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United flight diverted after pilot has heart attack

A United Airlines flight from Houston to Seattle was diverted to Boise, Idaho Thursday night after the pilot suffered a heart attack, Boise Airport spokesperson Patti Miller said in a statement obtained by CBS Boise affiliate KBOI-TV. ( Altro...

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RIP Captain
Jim Murray 2
One day in the late 50s I was working dispatch in MSP when the copilot on an NWA DC-6 flight over Wisconsin reported the captain had died of an apparent heart attack and that he was returning to MSP. He was in his late 50s. Passengers helped in removing the body from the left seat and the copilot, Stevenson his name as I recall, brought the plane back by himself. Yes, it is good there are two pilots up front.
I had a stroke at 39 years old. Fully recovered but chose not to fly which was the hardest decision ever but chose responsibility and safety first. We don't know the full storey here and how many storeys have we heard "he was fit, ran 10kms a day etc. then full stop.
That was a safe choice.

As far as commercial airliners, we have 2 pilots. So even if one pilot hits a full stop, we have a fully capable pilot in the other seat to get the plane on the ground safely.

As far as going, you gotta go when you gotta go. And we all gotta go sometime.
Sean Kelly 1
"Flight 1603 landed in Boise just before 8 p.m., local time..." and then "The Boeing 737 was still in Boise early Friday..." We must be mixing timezones? It isn't even Friday in Boise yet.
preacher1 2
Well, it is confusing, depending on which story you choose. UAL says it was a crew member not Captain. One media account says plane continued on to Seattle and another says pax are still in Boise. ?????????????
Ryan Ri 1
ATC Recording
(Duplicate Squawk Submitted)

Pilot has heart attack during flight

So very sorry to hear about the loss of this pilot. Thoughts and prayers go out to his family.
It was the captain. It is being reported that the hospital in Boise says the (patient) captain has died. ATC recordings clearly show the co-pilot stating that they have a "man down", "chest compressions going on the floor" "can we have an ambulance meet us on the runway and maybe a set of air stairs?"

Condolences to the pilot's family, who it is reported have been notified.
Here's a link to more up to date report on this diversion:

I heard the ATC recording in a report, but I'd Boise ATC recording is available online, maybe someone can post a link to the actual recording of the transmissions last night.
A more thorough report:
He was 63, that is a Datapoint not to be ignored for sure. Nor should we jump to conclusions. There are younger guys falling asleep on the job too!
I wonder if the FAA is collecting data on the Statistics for Passing/Failing 1st Class Medicals for the 55-60 vs 61-65 crowd. These are largely uncharted waters.
preacher1 1
It will be interesting. Same age as me. As John says below some stuff can be pointed to or outright detected but some of it will just jump out and bite you in the butt.
mfbutzin 1
I was in my late forties when I had the first of seven heart attacks, with no previous signs and I had just had a complete physical.
skylloyd 1
I just read a local news report that the pilot was 2 years shy of mandatory retirement and had a weight problem-300 lbs.This all remains to be seen.
If the report is true, the age isn't the issue, it's the weight and overall health. 63 is still a very young age. There should be so many people getting heart attacks in their 50's, 60's and 70's. It is purely a product of the foods that marketed to us and that we choose to eat.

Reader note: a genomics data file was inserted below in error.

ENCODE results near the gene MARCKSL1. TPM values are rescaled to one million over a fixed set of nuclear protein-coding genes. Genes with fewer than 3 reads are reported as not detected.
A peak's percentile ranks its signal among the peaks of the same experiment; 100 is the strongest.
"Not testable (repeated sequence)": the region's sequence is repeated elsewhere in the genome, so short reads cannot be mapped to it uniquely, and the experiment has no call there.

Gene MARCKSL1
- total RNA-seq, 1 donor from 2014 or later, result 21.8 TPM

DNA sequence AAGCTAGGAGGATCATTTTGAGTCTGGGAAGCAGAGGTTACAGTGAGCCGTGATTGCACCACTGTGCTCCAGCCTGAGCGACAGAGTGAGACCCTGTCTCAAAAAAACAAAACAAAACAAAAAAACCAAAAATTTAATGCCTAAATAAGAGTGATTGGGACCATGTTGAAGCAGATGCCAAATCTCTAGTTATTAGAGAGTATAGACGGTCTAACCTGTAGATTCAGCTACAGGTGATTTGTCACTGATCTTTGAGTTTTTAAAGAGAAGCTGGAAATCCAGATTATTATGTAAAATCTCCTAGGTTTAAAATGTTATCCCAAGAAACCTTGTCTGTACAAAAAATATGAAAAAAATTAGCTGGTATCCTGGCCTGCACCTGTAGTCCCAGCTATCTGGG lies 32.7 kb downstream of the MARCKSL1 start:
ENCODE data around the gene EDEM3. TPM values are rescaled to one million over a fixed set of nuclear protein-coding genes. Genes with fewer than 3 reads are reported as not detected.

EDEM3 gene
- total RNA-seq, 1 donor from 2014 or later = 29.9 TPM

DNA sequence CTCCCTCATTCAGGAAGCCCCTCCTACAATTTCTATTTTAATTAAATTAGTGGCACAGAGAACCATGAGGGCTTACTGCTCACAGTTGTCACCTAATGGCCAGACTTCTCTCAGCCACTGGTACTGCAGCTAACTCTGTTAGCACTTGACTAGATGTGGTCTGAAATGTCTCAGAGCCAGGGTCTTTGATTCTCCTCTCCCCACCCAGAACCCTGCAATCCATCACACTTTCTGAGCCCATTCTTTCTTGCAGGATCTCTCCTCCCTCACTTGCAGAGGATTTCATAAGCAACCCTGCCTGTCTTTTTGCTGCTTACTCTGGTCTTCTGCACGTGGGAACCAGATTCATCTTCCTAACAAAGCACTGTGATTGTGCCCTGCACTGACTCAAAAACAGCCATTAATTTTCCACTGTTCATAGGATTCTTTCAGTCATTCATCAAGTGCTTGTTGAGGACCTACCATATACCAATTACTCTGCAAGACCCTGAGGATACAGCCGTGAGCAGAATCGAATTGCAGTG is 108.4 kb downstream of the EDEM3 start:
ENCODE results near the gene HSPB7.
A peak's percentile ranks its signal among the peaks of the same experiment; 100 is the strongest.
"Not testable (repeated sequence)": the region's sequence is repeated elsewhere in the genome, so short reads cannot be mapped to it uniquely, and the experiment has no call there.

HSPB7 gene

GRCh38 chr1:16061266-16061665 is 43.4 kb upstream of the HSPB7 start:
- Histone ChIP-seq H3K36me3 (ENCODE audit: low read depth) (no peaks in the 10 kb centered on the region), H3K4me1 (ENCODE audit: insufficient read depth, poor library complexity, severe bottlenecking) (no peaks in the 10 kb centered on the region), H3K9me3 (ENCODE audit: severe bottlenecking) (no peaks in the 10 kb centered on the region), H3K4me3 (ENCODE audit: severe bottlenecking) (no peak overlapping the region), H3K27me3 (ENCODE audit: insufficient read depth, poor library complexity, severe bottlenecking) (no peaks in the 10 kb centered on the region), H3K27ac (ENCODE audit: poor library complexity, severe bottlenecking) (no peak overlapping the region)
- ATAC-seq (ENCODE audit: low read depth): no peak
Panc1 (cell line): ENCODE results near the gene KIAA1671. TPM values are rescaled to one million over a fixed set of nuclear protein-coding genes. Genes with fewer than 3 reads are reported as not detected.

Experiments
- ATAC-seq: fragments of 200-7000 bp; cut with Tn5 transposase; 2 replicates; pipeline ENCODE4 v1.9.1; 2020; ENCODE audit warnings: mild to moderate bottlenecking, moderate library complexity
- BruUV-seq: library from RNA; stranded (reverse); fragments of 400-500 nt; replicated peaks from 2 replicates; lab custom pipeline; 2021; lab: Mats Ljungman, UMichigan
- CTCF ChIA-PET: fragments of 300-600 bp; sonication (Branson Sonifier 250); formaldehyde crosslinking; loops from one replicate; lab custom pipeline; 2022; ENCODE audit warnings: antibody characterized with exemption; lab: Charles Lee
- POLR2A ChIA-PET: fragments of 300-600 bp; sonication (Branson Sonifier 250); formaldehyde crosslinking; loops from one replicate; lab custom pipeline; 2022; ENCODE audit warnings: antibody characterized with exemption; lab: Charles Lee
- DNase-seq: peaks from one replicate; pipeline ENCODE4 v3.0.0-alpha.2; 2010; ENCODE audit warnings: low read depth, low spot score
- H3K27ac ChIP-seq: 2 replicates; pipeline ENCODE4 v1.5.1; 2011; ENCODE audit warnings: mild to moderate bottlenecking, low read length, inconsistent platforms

And a person doesn't need to be overweight to get a heart attack, although the risk does go up substantially with obesity. A skinny person can be fatty on the inside, and have blood vessels that are getting plaqued over, and look like a Greek statue on the outside. But it only gets worse from there. The more flab you see on the outside, the likelier you'll see it on the inside too.
preacher1 1
Don't know about the weight problem. He was 63 and mandatory retirement was initially 60 for ATP. Changed to 65 sometime prior to Nov of 09. I already had mine planned and transition set so I just held it. Unless they change it again, there are many that are still working or have came back to work, that will have to hang up spurs next year.
One man operation on a commercial ship never will be acceptable.
Condolences to his family and friends.

Roland, don't be so sure. Already we ride between terminals on unmanned trains. It is just a matter of time before automation takes over the functions of the pilot to operate the systems aboard.
Good point...but a train operates on three dimensions only.

[This poster has been suspended.]

mfbutzin 2
How would retirement at 58 help? I was in my forties when I had my first...My old man died at 53..
By the time a lot of pilots get a decent captains' gig these days they are already in their early are you saying that they should enjoy their 15 year career?
canuck44 0
Like Global Warming there is no science behind that statement only emotion. Age is a factor but relatively minor compared to many other measurable parameters. I would support a more rigorous investigation of much of the body after 55 to include carotid ultrasounds, cardiac scans, pulmonary function test, stress tests etc. None of these are invasive like a cardiac catherization, but will spot many problems before they become clinically evident.

If done at 55 some may need to be repeated annually and others every two to five years based on results not some arbitrary age standard. It would be fairly easy for the airlines to get together and agree on a "package" of blood tests, imaging and function tests that could essentially be completed in 24 hours.
preacher1 1
Most of that, in some form, is already in the class1 physical and it is required every 6 mos past 50. And they(FAA) do look it over pretty close, at least this bunch out her in OKC. I have been on Waivers for a touch of AFib since about 04, Diabetes longer than that. Those waivers require consults between the AME and your personal physician. At this point and time, FAA seems to defer to them on granting them. Some may be but mine aren't a pencil whip as both Drs. have detailed statements in there that can hang their a**.